... in the 18th-century Englischer Garten, one of Europe's largest urban parks, a sprawling slice of countryside in the centre of the city; its name refers to its rugged, undulating landscape – a dramatic contrast to the formal French garden style that's more common in Germany. Aim for the neoclassical Monopteros (11), a panoramic vantage point, and the 18th-century Chinesischer Turm (12) – this "Chinese Tower" makes a picturesque rendezvous.


After dark, most tourists flock to the Hofbräuhaus, but a more authentic place to knock back Bavarian lager is the Löwenbräukeller (13) (00 49 89 528 933; loewenbraeu keller.com) at Nymph-enburgerstrasse 2 (open daily, 10am-midnight).

Built in 1883, it comprises a warren of contrasting rooms, ranging from cavernous to intimate. It is big enough to accommodate 4,000 tipsy revellers, but you need not be a dedicated beer-drinker to enjoy coming here. this handsome bierkeller is beautifully decorated, inside and out, making the €3.30 for half a litre of crisp draught beer worth every cent.


The Gourmet Restaurant Hotel Königshof (14) at Schützenstrasse 11 (00 49 89 55 1360; geisel-privathotels. de) is a popular meeting place, for locals as well as overnight guests. Resident chef Martin Fauster is still only in his mid-thirties, but his restaurant has a Michelin star and 18 Gault Millau points. He's from Austria, and like the best Austrian chefs, his menu marries Teutonic and Italianate cuisine. His venison with ravioli and red cabbage is sublime. The four-course dégustation menu costs €90.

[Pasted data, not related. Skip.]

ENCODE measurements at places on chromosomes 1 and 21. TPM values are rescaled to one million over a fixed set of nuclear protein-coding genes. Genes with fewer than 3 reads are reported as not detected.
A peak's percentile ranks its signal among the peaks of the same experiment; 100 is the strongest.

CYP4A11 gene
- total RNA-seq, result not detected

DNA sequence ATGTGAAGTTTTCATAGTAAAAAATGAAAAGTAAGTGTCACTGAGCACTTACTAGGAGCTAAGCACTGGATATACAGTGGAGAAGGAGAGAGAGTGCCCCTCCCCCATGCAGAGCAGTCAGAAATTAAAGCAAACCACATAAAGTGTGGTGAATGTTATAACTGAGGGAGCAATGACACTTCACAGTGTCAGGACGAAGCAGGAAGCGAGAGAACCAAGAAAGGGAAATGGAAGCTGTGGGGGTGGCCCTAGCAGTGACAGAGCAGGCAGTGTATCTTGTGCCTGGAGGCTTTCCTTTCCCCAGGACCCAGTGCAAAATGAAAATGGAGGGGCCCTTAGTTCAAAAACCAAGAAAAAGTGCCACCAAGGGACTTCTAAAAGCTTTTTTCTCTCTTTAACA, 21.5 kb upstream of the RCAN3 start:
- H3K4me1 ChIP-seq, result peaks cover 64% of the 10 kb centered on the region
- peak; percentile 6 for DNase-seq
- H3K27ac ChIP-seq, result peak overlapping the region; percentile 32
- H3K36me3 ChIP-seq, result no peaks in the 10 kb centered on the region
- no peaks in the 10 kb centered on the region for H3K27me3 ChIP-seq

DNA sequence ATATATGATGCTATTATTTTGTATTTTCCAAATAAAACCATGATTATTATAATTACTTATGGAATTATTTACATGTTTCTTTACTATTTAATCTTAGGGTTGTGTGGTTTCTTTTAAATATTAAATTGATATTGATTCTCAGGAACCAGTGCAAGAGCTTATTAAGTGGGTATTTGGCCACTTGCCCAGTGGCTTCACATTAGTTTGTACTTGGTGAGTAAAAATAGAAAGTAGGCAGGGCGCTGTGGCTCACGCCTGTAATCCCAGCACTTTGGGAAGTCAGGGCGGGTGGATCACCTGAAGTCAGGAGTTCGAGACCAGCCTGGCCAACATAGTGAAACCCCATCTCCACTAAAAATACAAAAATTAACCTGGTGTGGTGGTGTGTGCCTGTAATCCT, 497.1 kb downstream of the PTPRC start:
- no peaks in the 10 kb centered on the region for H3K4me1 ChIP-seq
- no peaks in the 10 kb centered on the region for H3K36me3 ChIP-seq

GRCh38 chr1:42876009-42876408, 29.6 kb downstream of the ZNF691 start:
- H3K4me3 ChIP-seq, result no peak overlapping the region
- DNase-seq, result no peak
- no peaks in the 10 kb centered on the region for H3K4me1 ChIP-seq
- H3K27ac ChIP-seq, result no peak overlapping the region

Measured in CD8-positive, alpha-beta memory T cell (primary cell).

For a cheaper evening meal, try Spatenhaus (15) at Residenzstrasse 12 (00 49 89 290 7060; kuffler.de). This warm and welcoming restaurant, across the road from the opera house, serves local staples in an Alpine setting, but the cooking is a cut above most Bavarian pub grub. A plate of sausages and sauerkraut costs €11.60.


The domes of the Frauen-kirche (16) and the Theatinerkirche (17) dominate the skyline, but Munich's prettiest church is the Michaelskirche (18) at Neuhauserstrasse 6 (00 49 89 231 7060; jesuiten.org/st-michael). Many Germans call Munich "Italy's northernmost city", and this Renaissance masterpiece wouldn't look out of place in Rome. There's a sung mass at 9am on Sunday, with heavenly choir and organ music. The church is open Sunday 6.50am-10.15pm and 10am-7pm on other days (Thursday to 8.45pm). From 1773 to 1921 this flamboyant building was the chapel of the Bavarian Royal Family, many of whom (including Bavaria's favourite monarch, "Mad" King Ludwig) are buried in the crypt – which opens 9.30am-2.30pm at weekends, 9.30am-4.30pm on other days, admission €2.